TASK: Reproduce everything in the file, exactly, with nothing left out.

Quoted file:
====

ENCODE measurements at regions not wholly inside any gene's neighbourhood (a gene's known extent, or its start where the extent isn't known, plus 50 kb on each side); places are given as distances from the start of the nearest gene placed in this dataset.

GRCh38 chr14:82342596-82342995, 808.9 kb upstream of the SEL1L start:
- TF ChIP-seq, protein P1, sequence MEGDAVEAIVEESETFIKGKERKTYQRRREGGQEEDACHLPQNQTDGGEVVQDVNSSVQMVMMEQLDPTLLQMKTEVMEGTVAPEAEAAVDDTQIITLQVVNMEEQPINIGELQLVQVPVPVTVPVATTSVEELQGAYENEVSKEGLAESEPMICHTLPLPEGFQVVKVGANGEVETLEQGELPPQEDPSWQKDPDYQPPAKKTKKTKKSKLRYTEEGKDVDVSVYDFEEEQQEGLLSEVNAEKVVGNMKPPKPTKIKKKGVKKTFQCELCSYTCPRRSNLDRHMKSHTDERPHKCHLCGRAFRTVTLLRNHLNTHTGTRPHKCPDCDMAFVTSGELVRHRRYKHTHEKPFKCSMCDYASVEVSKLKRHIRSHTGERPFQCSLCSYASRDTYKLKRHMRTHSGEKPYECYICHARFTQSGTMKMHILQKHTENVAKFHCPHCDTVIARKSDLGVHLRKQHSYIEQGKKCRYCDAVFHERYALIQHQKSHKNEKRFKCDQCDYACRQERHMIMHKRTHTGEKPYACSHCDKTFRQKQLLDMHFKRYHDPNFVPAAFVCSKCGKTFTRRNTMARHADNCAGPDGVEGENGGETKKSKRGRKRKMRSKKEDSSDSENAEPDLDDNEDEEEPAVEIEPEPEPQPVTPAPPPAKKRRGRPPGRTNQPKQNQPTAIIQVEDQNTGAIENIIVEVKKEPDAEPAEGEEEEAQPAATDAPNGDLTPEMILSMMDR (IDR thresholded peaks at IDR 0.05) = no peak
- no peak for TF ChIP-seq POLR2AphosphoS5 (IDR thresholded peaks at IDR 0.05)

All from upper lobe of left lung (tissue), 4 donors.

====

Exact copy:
ENCODE measurements at regions not wholly inside any gene's neighbourhood (a gene's known extent, or its start where the extent isn't known, plus 50 kb on each side); places are given as distances from the start of the nearest gene placed in this dataset.

GRCh38 chr14:82342596-82342995, 808.9 kb upstream of the SEL1L start:
- TF ChIP-seq, protein P1, sequence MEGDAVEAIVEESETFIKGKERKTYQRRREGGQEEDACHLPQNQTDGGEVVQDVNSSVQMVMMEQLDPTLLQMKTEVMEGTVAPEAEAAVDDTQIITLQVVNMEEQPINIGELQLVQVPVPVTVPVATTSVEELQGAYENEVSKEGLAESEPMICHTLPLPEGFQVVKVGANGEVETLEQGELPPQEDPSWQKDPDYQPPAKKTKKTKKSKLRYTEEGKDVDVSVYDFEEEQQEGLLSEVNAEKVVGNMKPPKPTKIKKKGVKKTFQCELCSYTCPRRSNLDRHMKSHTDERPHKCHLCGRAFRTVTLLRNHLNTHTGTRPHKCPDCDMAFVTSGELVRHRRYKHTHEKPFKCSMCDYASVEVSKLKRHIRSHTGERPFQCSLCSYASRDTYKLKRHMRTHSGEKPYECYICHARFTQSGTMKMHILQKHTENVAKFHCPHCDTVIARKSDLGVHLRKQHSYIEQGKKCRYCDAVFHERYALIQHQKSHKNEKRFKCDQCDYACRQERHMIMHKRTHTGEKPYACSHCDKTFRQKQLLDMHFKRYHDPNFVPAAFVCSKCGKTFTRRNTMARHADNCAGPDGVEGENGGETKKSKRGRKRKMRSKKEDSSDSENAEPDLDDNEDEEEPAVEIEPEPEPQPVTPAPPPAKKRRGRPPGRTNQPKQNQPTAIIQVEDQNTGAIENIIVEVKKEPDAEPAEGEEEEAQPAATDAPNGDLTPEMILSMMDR (IDR thresholded peaks at IDR 0.05) = no peak
- no peak for TF ChIP-seq POLR2AphosphoS5 (IDR thresholded peaks at IDR 0.05)

All from upper lobe of left lung (tissue), 4 donors.